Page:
IntroductionNLP is short for Neuro-Linguistic Programming which is a positive and and useful aspect of modern psychology and one of a number of therapeutic tools used by Jo.
NLP is a set of techniques, axioms and beliefs that adherents use primarily as an approach to personal development. It is based on the idea that mind, body and language interact to create an individual's perception of the world and that perceptions, and hence behaviours, can be changed by the application of a variety of techniques. An important technique is, "modeling" which involves the careful reproduction of the behaviours and beliefs of those who have achieved "excellence". The early focus of NLP was the study of the underlying patterns in the language and techniques of noted and successful therapists in hypnotherapy, gestalt therapy and family therapy. The patterns discovered were adapted for general communication and for effecting change.
NLP as a Therapeutic ToolDespite its popularity, NLP continues to be controversial, particularly for use in therapy, and after three decades of existence, it remains scientifically unvalidated. Nevertheless, many practitioners like Jo and clients who have experienced NLP are convinced that it can be a moest helpful therapeutic technique for some people.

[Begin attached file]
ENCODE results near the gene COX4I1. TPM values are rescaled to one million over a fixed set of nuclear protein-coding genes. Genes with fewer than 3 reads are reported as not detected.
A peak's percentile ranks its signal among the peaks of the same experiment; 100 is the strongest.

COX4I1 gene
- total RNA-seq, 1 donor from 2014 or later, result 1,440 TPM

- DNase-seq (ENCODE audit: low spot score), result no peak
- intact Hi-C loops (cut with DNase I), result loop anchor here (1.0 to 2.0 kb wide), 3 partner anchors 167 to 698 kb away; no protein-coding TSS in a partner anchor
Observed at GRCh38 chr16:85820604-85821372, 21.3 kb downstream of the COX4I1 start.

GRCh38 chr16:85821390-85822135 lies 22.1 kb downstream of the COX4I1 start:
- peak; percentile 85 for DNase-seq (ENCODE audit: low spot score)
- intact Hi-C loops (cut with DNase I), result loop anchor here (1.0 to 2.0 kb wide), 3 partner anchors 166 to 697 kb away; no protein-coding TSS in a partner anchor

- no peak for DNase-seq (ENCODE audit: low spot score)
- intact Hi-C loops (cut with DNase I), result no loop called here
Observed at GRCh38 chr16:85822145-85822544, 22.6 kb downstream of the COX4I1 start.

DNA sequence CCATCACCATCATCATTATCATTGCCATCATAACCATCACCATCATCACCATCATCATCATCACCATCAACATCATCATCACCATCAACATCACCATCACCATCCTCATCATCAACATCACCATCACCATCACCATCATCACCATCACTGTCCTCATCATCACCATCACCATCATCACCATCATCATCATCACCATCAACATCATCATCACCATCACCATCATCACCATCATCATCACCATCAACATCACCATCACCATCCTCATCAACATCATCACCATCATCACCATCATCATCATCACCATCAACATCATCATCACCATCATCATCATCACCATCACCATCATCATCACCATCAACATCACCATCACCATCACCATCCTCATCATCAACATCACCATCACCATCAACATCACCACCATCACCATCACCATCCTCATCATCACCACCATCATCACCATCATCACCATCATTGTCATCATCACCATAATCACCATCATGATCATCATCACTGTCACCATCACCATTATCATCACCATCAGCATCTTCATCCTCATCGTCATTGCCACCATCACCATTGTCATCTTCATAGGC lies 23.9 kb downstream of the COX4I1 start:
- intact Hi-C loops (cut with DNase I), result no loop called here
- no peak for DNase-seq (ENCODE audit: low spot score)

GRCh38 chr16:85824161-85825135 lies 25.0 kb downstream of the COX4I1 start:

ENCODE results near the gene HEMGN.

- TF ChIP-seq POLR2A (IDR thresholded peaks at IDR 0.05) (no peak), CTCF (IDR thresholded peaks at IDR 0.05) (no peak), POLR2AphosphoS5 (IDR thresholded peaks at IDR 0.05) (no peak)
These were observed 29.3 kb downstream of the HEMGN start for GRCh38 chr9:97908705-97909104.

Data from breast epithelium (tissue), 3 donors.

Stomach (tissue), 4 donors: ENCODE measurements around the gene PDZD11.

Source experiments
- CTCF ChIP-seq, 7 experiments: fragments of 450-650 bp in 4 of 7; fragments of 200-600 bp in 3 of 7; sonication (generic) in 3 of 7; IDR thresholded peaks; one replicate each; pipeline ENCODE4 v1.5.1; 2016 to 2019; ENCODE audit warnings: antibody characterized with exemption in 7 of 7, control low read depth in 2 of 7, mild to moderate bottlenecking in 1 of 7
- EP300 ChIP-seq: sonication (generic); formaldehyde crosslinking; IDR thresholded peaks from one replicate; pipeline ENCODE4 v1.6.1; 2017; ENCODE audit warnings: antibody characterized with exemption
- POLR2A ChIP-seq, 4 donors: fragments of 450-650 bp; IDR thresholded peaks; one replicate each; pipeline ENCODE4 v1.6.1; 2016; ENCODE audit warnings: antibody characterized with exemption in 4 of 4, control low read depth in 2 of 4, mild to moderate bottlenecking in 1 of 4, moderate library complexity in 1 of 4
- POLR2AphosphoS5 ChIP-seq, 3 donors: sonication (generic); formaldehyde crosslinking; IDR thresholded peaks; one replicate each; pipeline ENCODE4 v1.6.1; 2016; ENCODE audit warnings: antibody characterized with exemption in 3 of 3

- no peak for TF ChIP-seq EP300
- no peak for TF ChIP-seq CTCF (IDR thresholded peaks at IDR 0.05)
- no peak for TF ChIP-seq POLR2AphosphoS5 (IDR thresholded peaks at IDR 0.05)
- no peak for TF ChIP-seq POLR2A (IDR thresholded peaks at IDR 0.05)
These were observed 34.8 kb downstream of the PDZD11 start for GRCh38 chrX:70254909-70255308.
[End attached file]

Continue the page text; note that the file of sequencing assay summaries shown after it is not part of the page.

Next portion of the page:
NLP has also been criticized for lacking a defining and regulating body to impose standards and a professional ethical code. Jo applies her general ethical codes - based on those of various accredited bodies in other therapies - to her NLP work.
Jo assesses the individual needs of all her clients and uses NLP as appropriate.
The Principles of NLPNLP is of a set of techniques for rapid and effective behavioural modification, and an operational philosophy to guide its use. It is based on four main principles:-
1. Knowing what outcome you want to achieve.
There are certain presuppositions underlying NLP. These are things that are assumed to occur in effective communication. They include the supposition that it is useful to make a distinction between behaviour and self and that 'Possible in the world' or 'possible for me' is only a matter of how. It is presupposed that people already have all the resources they need to make the changes they want.